Although both on the Moon and on Mars and Venus there are artificial objects made by man, which were left there by probes, vehicles or, in the lunar case, directly by astronauts, none of them was conceived as a work of art whose purpose was stay in them.
Except one, the fallen astronaut which can thus be considered as the only work of art designed to be installed outside our planet.
It is a small aluminum sculpture 8.5 centimeters high that wants to represent an astronaut in his space suit. It was made by the Belgian artist Paul Van Hoeydonck, who was commissioned by astronaut David Scott in 1970. The specifications included that the sculpture had to be light but robust and capable of withstanding the extreme temperatures of the Moon. He could not have any recognizable sex or race/ethnicity traits.
The objective was to create a commemorative monument for the deceased astronauts and cosmonauts of the space race, as well as a tribute to humanity’s desire to expand into space. On this point it seems that Scott and Van Hoeydonck disagree. The artist later stated that he did not know that the statue would be used as a memorial, but that he believed that it would represent all of Humanity.
Scott took the statuette with him on Apollo 15 without informing NASA, and on August 1, 1971, he placed the work in its current location on the Moon, along with an aluminum plate bearing the names of eight astronauts and six cosmonauts: Theodore Freeman, Charles Bassett, Elliott See, Gus Grissom, Roger Chaffee, Edward White, Vladimir Komarov, Edward Givens, Clifton Williams, Yuri Gagarin, Pavel Belyayev, Gueorgui Dobrovolski, Viktor Patsayev and Vladislav Volkov. All of them died between 1964 and 1971, some on space missions and others in plane or other accidents.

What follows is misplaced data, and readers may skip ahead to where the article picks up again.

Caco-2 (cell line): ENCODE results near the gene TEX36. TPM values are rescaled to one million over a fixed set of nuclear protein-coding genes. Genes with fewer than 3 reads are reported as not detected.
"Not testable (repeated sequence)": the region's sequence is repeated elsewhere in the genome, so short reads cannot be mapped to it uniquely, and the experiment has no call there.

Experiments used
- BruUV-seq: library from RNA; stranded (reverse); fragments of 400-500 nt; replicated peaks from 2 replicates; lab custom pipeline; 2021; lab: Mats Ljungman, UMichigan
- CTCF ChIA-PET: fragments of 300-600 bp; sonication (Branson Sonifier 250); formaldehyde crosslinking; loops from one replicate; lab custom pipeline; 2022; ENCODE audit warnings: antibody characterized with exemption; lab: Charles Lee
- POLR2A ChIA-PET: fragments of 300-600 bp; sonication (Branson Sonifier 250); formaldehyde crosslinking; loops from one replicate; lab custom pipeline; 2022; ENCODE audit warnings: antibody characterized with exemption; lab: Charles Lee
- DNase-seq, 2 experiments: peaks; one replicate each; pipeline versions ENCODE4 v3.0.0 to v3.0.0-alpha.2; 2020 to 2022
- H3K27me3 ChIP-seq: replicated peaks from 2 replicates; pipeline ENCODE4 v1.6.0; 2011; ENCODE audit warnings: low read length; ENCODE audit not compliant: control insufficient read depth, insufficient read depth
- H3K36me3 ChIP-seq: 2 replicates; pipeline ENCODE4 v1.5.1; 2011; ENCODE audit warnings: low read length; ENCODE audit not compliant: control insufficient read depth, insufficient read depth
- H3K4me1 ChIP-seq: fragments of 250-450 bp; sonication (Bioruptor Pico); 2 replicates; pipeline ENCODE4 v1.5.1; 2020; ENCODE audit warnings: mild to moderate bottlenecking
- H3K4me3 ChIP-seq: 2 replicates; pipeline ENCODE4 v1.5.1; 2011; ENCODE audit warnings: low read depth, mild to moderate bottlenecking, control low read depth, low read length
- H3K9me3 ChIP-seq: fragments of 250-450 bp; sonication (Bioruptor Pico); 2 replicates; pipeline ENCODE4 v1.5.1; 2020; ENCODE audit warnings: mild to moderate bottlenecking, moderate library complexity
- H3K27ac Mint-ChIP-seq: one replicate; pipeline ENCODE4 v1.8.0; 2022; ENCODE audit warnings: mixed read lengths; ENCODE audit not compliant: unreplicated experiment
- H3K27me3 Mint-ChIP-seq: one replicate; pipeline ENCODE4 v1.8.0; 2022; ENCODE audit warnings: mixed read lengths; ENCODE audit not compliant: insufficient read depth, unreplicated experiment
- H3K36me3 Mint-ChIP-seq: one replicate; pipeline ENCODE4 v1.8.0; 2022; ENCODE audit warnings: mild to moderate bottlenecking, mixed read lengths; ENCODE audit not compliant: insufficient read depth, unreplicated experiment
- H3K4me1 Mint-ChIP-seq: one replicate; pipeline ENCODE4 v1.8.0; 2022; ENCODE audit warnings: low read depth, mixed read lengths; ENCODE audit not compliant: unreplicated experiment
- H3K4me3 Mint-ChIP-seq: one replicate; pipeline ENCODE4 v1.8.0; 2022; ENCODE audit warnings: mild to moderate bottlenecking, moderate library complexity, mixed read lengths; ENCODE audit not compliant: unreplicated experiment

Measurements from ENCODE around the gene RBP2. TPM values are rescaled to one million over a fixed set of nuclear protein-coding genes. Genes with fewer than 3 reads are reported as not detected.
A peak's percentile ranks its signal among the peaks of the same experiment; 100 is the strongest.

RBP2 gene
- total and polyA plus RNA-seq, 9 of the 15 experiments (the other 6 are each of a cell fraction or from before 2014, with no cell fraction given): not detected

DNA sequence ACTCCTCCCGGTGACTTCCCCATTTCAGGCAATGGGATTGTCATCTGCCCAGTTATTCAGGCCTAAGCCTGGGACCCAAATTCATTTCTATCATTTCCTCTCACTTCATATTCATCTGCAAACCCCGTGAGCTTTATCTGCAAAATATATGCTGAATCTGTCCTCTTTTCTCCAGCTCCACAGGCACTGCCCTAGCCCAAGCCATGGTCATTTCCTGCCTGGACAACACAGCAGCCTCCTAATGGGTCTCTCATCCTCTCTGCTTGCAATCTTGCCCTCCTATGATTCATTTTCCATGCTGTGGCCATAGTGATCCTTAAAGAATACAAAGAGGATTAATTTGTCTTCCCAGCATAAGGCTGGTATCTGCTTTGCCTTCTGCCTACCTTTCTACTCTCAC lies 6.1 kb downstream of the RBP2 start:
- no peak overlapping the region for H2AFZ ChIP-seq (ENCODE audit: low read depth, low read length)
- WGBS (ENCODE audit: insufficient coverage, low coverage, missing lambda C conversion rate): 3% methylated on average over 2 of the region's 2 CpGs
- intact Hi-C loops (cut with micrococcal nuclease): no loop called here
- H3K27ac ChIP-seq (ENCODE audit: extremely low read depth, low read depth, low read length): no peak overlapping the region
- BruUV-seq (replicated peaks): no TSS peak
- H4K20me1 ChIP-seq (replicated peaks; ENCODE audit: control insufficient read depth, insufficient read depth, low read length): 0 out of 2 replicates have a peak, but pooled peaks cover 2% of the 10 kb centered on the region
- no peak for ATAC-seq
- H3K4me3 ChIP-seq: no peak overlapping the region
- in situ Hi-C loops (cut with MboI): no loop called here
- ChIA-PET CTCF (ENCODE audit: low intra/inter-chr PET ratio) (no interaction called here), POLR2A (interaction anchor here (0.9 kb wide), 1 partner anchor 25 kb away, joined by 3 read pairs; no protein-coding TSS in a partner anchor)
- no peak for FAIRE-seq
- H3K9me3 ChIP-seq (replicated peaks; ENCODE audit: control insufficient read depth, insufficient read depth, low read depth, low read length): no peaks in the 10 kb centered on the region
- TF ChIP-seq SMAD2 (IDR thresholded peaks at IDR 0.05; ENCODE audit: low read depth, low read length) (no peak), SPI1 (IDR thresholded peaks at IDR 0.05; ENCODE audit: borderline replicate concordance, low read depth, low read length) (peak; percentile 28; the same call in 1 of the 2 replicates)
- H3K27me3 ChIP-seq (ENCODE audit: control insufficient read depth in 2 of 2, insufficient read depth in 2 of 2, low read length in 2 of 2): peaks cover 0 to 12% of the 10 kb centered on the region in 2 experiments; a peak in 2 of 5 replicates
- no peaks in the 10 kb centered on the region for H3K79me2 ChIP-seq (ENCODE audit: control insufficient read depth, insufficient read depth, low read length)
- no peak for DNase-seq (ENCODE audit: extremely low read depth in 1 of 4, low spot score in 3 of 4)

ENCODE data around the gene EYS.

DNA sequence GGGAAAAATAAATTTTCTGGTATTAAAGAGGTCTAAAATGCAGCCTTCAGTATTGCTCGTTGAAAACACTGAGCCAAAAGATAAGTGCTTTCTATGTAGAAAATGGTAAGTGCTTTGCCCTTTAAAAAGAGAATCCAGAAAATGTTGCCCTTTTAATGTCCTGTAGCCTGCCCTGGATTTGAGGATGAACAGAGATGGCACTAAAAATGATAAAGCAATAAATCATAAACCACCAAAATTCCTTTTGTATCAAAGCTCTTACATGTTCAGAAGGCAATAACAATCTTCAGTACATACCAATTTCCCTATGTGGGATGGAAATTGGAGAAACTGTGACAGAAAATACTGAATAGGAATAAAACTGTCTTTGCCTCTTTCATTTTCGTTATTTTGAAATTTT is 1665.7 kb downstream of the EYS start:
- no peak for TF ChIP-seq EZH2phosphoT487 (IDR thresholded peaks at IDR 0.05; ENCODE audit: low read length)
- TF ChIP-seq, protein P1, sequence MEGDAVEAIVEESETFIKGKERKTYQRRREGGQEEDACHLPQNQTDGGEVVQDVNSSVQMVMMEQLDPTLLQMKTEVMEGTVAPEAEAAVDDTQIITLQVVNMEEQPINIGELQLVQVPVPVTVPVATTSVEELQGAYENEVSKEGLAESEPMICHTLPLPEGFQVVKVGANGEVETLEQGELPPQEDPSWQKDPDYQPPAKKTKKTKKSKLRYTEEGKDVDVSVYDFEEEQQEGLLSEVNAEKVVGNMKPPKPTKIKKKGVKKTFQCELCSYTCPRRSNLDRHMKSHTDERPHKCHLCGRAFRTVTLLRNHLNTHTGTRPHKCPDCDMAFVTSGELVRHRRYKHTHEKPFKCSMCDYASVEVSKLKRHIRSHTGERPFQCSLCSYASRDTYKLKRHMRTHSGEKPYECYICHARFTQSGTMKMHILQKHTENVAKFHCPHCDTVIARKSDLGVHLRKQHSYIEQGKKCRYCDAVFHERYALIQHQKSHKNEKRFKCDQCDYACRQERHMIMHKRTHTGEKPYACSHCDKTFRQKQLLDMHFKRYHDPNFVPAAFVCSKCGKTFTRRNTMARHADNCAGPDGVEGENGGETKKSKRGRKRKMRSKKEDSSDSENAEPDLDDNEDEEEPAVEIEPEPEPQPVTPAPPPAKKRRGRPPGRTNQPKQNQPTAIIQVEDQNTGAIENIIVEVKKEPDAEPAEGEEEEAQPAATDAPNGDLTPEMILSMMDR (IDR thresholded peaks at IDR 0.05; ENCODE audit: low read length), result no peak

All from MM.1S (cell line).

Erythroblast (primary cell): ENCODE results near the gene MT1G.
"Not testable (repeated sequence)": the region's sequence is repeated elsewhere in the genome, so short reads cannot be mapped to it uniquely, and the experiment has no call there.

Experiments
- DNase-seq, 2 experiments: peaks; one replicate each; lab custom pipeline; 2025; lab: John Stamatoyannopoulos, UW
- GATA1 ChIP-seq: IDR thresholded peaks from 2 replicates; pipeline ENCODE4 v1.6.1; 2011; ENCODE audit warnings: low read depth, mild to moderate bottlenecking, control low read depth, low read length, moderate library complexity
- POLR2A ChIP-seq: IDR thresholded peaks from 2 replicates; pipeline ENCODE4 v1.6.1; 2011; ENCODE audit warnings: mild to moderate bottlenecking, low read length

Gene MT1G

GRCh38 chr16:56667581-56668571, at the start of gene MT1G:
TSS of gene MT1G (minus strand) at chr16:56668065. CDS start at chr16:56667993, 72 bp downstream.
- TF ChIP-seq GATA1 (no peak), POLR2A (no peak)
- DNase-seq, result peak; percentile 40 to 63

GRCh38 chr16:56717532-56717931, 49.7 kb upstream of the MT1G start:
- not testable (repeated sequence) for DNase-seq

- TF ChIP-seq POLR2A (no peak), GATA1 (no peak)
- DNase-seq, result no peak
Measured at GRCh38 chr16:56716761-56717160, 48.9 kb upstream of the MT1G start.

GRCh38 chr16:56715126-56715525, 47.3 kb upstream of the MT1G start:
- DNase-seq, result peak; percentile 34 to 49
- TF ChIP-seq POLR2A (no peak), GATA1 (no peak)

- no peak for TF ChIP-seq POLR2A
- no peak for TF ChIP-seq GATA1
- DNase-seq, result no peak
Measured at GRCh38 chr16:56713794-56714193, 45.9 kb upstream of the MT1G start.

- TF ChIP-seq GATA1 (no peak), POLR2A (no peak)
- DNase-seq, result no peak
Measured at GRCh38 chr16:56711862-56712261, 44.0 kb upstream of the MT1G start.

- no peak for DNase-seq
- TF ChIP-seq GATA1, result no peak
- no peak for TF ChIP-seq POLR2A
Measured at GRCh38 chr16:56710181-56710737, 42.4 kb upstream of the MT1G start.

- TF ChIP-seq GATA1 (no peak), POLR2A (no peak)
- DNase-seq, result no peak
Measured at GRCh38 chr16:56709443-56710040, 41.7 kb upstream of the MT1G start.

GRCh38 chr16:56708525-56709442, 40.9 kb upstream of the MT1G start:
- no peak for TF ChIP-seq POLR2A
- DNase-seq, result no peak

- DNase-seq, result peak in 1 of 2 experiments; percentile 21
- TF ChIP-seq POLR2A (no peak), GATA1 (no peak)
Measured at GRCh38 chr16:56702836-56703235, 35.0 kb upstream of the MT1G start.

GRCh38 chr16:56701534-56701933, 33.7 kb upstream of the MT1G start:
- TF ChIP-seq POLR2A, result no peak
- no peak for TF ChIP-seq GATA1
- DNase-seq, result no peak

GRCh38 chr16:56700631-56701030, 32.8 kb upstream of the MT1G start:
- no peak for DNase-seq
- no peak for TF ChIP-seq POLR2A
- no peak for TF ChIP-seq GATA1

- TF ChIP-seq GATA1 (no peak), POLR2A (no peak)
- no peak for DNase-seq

The chosen location was the Rima Hadley, a crack in the lunar surface to the west of Mons Hadley (4,600 meters high), and at the foot of the Apenninus Mountains in the northern hemisphere of the Moon. The crack has a length of 120 kilometers and a width of 2 kilometers, with a depth of 300 meters. Apollo 15 landed in its vicinity, moving the astronauts to the edge of the crack with the lunar rover.
Scott made the memorial public after the mission, in a press conference in which he also warned about the omission of the names of two other cosmonauts, Valentin Bondarenko and Grigori Nelyubov, of whom he was unaware due to the secrecy of the Soviet space program. Also missing is the name of Robert Henry Lawrence Jr., the first black astronaut, who died in an accident in 1967.
Van Hoeydonck later created a replica that is now kept at the National Air and Space Museum in the United States, and tried to market up to 950 copies, before NASA forbade it. Only 50 copies exist today, all of them in the possession of Van Hoeydonck.
The Sculpture on the Moon / Fallen Astronaut / Smithsonian National Air and Space Museum / Wikipedia